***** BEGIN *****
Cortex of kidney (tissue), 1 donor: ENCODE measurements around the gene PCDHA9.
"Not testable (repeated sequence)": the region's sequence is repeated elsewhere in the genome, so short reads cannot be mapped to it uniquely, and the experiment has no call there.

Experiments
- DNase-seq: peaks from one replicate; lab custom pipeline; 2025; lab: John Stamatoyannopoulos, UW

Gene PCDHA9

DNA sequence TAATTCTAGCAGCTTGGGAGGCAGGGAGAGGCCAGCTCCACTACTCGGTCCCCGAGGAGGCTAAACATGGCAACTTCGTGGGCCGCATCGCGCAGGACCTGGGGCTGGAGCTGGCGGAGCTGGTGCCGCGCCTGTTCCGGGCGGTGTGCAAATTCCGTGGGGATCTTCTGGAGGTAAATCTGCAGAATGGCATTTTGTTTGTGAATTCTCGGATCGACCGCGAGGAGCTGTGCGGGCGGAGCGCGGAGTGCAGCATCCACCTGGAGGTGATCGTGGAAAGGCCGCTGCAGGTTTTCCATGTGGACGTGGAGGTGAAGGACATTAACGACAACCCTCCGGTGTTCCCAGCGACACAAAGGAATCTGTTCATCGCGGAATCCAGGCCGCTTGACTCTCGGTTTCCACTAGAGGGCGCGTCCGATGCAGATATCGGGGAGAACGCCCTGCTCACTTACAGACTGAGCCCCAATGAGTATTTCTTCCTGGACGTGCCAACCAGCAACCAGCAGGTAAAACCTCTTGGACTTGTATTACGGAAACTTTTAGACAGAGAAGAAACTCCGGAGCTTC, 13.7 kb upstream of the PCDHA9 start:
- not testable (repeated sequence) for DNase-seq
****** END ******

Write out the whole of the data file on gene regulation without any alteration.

Cortex of kidney (tissue), 1 donor: ENCODE measurements around the gene PCDHA9.
"Not testable (repeated sequence)": the region's sequence is repeated elsewhere in the genome, so short reads cannot be mapped to it uniquely, and the experiment has no call there.

Experiments
- DNase-seq: peaks from one replicate; lab custom pipeline; 2025; lab: John Stamatoyannopoulos, UW

Gene PCDHA9

DNA sequence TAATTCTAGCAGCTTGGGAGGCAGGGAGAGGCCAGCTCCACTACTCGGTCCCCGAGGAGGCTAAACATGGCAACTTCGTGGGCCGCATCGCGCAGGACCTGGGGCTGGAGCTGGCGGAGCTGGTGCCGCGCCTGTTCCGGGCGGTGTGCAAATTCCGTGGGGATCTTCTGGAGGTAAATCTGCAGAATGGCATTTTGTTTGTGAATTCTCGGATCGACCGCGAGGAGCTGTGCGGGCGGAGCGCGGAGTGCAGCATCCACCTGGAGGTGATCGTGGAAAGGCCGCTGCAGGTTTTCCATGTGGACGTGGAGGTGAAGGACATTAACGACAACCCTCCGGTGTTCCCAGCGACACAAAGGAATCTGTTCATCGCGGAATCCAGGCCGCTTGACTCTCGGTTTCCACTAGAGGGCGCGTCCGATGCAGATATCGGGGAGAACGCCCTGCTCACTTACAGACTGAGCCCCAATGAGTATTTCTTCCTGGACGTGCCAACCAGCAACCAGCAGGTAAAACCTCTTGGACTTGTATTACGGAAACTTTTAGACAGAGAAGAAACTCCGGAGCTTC, 13.7 kb upstream of the PCDHA9 start:
- not testable (repeated sequence) for DNase-seq